You can feel the anger breaking in Britain. It’s most obvious on the student protests and in the occupations of universities.
Everyone needs to be organising now—today—to help that movement win.
Everyone has to plan now to raise the level of the revolt on the day that parliament votes on fees.
But you also feel the rage on the militant demonstration outside Lewisham town hall in south east London on Monday.
Enraged protesters stormed the council chamber in opposition to huge cuts (see page 5).
A sign of the growing pressure from the grassroots for action is the welcome call from Len McCluskey, the new general secretary of the Unite union, for branches to make links with anti-cuts groups.
He also wants an “alliance of resistance”.
McCluskey wants to make sure the TUC’s 26 March demonstration “rocks the establishment and makes them step back”. We are at an important moment. The coalition is seeking to ram through its attacks at a breakneck pace, and the response to this is equally accelerating.
At the same stage in Margaret Thatcher’s government opposition on the streets was at a much lower level.
But we can’t bask in the glow from the students. We need to spread resistance everywhere.
The moves towards coordinated strikes next year can clear the path towards a general strike against the government.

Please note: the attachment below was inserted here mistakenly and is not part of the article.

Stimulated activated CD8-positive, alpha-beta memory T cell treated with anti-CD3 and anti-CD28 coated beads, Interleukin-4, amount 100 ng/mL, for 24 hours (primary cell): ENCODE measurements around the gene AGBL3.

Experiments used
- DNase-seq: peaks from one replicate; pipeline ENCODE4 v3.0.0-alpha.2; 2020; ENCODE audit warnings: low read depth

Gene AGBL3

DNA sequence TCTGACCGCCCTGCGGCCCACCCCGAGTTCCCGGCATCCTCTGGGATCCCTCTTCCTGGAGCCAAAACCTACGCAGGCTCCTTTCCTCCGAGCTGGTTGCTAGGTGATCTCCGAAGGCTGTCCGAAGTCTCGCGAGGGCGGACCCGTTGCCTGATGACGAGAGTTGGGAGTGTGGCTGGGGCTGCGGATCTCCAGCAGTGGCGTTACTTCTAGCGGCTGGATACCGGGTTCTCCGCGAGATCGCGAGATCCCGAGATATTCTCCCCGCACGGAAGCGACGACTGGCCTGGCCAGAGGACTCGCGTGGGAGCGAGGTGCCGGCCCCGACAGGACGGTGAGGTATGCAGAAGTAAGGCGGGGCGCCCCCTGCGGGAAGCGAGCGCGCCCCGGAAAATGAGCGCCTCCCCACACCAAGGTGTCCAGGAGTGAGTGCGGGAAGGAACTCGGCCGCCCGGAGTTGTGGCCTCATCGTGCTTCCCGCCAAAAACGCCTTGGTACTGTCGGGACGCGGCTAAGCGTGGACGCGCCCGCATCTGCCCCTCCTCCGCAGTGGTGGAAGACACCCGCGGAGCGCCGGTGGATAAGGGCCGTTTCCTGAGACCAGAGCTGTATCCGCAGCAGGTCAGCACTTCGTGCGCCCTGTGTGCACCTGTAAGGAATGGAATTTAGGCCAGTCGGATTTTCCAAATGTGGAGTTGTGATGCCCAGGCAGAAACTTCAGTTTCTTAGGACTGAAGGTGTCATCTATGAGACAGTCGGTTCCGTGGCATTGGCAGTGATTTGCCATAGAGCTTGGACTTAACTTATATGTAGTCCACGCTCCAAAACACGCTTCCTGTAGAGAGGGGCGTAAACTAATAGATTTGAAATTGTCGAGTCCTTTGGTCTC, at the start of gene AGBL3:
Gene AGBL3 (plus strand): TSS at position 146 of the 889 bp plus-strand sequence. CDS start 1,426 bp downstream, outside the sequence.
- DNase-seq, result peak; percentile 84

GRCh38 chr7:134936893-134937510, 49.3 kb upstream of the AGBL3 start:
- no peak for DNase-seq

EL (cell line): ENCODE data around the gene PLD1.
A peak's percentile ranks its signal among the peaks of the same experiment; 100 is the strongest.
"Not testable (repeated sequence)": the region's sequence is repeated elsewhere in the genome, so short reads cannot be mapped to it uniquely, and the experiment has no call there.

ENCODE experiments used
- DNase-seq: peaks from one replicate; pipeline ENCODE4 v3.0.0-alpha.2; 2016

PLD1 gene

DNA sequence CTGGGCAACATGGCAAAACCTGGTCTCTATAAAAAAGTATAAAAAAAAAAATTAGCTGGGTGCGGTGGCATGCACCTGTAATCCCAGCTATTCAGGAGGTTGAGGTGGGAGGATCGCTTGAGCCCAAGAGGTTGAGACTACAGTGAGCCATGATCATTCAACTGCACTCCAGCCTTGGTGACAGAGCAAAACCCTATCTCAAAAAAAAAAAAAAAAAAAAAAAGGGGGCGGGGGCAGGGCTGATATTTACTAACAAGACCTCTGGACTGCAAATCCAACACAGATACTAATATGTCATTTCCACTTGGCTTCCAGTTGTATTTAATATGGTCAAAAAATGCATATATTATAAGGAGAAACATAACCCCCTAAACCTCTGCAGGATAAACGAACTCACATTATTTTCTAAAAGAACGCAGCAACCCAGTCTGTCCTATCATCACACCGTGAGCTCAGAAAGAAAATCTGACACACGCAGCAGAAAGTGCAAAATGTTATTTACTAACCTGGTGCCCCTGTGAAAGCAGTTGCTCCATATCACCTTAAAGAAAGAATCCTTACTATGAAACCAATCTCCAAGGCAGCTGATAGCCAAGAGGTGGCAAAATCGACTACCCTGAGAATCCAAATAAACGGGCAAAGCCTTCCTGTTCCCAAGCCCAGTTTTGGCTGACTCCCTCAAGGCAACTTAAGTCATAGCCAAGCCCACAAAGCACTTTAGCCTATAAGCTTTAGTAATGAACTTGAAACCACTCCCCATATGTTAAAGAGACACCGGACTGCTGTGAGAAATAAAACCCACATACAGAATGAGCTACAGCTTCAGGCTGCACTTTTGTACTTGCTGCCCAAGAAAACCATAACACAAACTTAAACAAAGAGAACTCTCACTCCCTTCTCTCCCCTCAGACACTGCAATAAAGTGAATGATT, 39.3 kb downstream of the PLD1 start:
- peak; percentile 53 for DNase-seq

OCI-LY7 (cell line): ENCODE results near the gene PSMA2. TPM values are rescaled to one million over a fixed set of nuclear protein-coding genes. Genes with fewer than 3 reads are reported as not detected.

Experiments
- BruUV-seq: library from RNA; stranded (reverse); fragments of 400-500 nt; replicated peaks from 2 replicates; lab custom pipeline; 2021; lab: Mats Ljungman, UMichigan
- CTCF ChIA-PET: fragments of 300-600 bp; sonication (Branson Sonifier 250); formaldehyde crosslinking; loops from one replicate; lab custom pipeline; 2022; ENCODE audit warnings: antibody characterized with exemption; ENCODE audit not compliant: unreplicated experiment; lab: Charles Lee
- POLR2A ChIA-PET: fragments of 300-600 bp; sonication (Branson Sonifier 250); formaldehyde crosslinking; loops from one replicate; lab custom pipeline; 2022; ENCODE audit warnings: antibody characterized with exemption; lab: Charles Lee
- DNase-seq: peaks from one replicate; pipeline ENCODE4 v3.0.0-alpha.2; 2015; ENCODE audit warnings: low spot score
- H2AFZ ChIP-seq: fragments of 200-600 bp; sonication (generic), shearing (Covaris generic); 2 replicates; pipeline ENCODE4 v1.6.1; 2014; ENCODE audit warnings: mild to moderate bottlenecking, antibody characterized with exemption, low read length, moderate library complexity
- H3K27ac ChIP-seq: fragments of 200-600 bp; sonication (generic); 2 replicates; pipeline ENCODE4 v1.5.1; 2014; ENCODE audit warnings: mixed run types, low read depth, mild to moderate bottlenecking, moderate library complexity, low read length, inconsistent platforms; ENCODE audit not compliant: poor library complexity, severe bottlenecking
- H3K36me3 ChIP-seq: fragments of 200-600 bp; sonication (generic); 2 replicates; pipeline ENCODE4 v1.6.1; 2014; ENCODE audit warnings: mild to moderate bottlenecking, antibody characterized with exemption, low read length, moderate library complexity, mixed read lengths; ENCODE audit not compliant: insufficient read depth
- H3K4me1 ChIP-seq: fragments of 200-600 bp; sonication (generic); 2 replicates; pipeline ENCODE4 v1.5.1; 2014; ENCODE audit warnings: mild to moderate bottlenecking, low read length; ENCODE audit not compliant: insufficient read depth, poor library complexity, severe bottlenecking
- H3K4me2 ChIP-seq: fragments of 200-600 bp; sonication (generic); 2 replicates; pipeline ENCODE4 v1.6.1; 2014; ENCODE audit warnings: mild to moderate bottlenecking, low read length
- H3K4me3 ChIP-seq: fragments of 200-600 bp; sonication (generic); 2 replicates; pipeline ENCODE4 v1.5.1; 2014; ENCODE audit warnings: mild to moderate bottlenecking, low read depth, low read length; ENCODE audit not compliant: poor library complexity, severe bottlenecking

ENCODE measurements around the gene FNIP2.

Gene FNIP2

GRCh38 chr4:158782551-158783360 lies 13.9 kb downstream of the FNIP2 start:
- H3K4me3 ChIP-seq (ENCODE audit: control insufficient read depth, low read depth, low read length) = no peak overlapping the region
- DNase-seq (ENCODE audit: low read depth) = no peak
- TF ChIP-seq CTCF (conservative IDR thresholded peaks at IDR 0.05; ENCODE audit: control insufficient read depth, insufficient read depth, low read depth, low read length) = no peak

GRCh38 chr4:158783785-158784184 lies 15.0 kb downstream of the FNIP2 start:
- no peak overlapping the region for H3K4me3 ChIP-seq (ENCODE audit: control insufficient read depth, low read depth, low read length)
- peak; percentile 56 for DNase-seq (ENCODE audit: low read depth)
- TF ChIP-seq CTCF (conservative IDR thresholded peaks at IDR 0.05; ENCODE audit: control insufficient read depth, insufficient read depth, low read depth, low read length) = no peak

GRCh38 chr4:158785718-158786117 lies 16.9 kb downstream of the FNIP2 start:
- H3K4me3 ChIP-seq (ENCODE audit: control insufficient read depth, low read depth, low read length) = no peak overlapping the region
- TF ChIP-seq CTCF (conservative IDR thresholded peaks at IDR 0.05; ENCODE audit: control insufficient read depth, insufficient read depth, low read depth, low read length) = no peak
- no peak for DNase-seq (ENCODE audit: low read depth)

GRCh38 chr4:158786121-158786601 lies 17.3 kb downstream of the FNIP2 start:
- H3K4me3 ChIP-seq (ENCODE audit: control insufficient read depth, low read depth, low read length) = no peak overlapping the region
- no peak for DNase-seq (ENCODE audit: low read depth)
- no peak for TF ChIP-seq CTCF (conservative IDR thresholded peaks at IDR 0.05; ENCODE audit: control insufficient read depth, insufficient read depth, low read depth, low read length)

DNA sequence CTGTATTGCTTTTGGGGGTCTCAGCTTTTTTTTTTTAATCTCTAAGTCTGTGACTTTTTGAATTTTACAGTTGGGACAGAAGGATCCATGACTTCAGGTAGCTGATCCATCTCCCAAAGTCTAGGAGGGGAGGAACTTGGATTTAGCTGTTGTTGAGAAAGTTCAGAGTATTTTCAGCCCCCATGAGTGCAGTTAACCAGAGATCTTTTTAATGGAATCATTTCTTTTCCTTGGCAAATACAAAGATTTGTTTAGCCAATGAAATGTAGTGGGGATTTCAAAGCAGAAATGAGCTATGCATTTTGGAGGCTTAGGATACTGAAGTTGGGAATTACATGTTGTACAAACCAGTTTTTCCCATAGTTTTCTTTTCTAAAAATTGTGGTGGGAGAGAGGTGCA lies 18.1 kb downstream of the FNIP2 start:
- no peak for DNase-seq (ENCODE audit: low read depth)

Socialists should redouble our calls for this.
Everywhere, union leaders’ words against the cuts need to be turned into militant action.
A jobs massacre is underway in the councils. Where are the calls for action from the unions?
We will need to push from below to get action. That means arguing for a fight and for rank and file organisation in the workplaces.
And it also means strengthening local anti-cuts groups.
A report from Sheffield about the launch of an anti-cuts campaign—which was supported by ten union branches, the Greens, Labour Party branches and the Right to Work group—gives a sense of what’s possible:
“Day X protests created an electric atmosphere as people packed into a meeting to launch a broad-based and city-wide anti-cuts campaign.
“Some people could not get into the meeting, while others had to sit on the floor.
“It agreed on a fightback uniting anti-cuts campaigns around local government, the civil service, health, education, housing and disabled people.”
We need such unity and determination everywhere.
This is not a time for pessimism or foot-dragging. It is a time to seize the initiatitive and push the movement forwards.